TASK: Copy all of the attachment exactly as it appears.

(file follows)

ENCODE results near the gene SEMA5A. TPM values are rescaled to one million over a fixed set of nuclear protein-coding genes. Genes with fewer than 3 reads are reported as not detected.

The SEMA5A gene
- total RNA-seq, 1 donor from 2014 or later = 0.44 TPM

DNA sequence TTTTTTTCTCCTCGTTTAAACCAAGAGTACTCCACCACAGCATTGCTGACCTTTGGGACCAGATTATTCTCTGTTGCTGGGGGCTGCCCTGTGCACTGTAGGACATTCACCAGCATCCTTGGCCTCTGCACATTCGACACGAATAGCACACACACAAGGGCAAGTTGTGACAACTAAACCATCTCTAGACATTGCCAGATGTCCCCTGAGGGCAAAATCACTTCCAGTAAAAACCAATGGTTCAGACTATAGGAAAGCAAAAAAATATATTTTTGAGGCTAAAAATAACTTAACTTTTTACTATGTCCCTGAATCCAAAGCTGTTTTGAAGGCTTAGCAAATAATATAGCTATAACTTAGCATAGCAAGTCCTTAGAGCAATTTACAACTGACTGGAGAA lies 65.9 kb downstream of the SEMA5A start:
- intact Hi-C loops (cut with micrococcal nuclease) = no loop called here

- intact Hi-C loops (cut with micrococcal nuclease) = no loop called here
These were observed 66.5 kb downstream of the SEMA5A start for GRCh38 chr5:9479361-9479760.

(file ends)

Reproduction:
ENCODE results near the gene SEMA5A. TPM values are rescaled to one million over a fixed set of nuclear protein-coding genes. Genes with fewer than 3 reads are reported as not detected.

The SEMA5A gene
- total RNA-seq, 1 donor from 2014 or later = 0.44 TPM

DNA sequence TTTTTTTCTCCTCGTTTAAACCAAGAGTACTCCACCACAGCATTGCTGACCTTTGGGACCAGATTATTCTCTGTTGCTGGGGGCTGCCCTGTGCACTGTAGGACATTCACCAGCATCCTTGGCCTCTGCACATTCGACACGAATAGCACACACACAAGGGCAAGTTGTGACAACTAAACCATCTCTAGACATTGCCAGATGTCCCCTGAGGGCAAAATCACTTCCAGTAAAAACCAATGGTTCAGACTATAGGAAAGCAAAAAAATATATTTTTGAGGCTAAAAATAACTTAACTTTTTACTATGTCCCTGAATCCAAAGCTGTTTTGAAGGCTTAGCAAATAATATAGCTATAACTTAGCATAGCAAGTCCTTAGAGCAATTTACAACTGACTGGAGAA lies 65.9 kb downstream of the SEMA5A start:
- intact Hi-C loops (cut with micrococcal nuclease) = no loop called here

- intact Hi-C loops (cut with micrococcal nuclease) = no loop called here
These were observed 66.5 kb downstream of the SEMA5A start for GRCh38 chr5:9479361-9479760.